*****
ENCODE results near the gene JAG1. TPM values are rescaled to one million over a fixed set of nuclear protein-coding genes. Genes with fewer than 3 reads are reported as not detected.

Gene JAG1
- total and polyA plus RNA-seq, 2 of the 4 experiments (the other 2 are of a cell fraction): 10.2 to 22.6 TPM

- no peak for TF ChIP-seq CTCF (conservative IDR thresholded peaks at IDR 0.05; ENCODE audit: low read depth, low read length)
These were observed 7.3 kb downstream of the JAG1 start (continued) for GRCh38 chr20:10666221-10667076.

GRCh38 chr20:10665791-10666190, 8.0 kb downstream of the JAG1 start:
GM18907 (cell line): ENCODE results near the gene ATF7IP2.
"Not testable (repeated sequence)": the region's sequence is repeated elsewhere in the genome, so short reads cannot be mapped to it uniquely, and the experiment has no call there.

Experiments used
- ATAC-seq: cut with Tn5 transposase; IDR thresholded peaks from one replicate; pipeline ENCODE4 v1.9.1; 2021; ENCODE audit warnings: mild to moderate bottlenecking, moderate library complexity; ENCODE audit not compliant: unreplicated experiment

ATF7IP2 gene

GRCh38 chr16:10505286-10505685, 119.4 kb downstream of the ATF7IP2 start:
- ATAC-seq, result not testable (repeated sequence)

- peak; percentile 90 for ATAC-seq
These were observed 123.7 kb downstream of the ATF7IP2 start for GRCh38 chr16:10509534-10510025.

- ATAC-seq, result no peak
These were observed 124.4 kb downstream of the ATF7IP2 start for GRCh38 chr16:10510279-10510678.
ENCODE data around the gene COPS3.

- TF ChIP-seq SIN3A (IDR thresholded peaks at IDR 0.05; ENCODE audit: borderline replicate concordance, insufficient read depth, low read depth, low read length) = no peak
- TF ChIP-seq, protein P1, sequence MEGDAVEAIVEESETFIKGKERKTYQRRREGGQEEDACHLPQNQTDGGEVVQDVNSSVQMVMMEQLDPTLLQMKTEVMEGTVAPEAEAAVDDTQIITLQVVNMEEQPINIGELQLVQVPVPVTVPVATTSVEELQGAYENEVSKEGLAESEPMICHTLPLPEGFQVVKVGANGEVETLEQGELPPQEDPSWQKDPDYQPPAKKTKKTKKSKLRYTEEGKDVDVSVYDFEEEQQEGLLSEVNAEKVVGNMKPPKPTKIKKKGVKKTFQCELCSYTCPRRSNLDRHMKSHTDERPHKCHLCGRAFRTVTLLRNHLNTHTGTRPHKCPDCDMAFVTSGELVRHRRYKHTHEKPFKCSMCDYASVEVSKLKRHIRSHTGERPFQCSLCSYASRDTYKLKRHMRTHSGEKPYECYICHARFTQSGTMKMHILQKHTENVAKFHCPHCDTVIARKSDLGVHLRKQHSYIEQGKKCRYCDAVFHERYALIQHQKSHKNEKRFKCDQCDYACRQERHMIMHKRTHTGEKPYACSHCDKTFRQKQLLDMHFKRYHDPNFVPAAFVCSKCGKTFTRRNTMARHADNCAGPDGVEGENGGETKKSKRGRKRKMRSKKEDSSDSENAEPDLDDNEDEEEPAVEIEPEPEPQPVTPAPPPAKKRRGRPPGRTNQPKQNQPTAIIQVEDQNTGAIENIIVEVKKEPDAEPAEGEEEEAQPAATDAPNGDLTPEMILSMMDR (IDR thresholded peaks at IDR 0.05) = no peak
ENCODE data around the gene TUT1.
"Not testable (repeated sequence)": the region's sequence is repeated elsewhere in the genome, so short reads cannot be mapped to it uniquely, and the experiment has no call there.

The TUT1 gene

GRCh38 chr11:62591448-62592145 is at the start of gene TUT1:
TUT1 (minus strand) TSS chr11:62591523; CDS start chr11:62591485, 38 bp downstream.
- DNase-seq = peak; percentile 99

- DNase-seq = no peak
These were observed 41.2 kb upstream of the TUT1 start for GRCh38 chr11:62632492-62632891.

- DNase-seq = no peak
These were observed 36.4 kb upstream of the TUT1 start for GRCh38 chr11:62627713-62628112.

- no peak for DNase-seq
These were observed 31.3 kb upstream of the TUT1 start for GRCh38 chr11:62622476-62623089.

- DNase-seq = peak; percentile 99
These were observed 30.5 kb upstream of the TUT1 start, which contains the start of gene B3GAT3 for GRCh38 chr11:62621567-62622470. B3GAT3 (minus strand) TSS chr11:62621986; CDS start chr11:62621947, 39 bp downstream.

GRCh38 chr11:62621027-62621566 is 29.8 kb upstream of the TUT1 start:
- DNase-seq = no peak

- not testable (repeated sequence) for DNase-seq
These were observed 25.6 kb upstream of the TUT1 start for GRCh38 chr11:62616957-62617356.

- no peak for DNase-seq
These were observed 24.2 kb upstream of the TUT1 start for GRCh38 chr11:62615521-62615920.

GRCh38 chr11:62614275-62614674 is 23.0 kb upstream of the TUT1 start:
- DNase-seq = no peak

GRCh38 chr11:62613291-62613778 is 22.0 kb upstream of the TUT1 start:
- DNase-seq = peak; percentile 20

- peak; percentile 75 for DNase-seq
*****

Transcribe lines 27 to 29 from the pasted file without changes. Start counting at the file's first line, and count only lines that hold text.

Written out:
- DNase-seq = no peak
These were observed 41.2 kb upstream of the TUT1 start for GRCh38 chr11:62632492-62632891.

- DNase-seq = no peak